Have you ever tried to swim in blue jeans? During one of my six summers at a North Florida camp a lifeguard suggested a survival exercise. He instructed the small all-girls advanced swimming class to bring their blue jeans the next day and although we thought he was out of his mind, he was cute and twenty and we were all twelve and well...girls, so we weren't exactly an incredulous audience.

I sat in a line of ten or so girls on the side of the dock on the spring wearing my Bongo blue jeans and Keds sneakers listening to his instructions about using our pants as flotation devices. And on his command, we all stood up, held our noses, and jumped. It was cold. We giggled and squealed and I vividly remember worrying about boogers and how my hair looked (as if the lifeguard wasn't eight years older and wearing a stripe of neon pink Zinc-oxide on down his nose).

I was a heavy bag of cement. And I couldn't move my legs fast enough to keep my head from going under. Nobody close enough to grab onto and nothing to step on for that extra edge up to the surface. It's exactly the same feeling I get when motherhood hands me a crap day.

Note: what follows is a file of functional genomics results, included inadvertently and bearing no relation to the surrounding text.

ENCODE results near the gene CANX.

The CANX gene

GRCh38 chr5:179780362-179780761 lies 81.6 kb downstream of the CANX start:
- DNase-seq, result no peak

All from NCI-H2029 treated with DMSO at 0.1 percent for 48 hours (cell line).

Because my list of things to do today was excruciatingly mundane, I decided to take a break from the torture of my domestic blues Tuesday to post domestic blues. If I am more often shouting from the rooftops that I love being a mother and ever-loving the ups and downs of parenting my five point five year old daughter and still womb-residing son, well today is the antithesis of that proclamation. Bare with me.

Today I am swimming in blue jeans.

I'm impatient and selfish and hating the simplest of requests. Nothing is good enough for long enough to keep my head out of the cold loneliness and I'm just so tired of kicking my legs I could cry (or drown, if you're still caught up in the metaphor). My daughter even reminded me to smile during lunch.

The reality is as simple as this: I feel like all I am is a mother. I don't feel like a woman or a person even. I am simply the one meant to do what it takes to make other I people I live with safe, healthy, happy. On this day I don't enjoy ironing my husband's shirt. (Okay on NO day do I enjoy ironing my husband's shirts.) I don't enjoy cutting the crusts of a baloney sandwich for my daughter who THOUGHT she might enjoy something other than PBJ for once, but changed her mind as soon as the damn sandwich hit the plate. I'm missing my friends. If they're still my friends. Text messaging and facebook entries don't exactly a friendship keep. I miss Jed before he was my husband. When making him happy was as easy as showing up unexpectedly at his doorstep. Today making everyone happy feels like work. I feel like Rosie the robot today instead of Stephanie. Instead of me.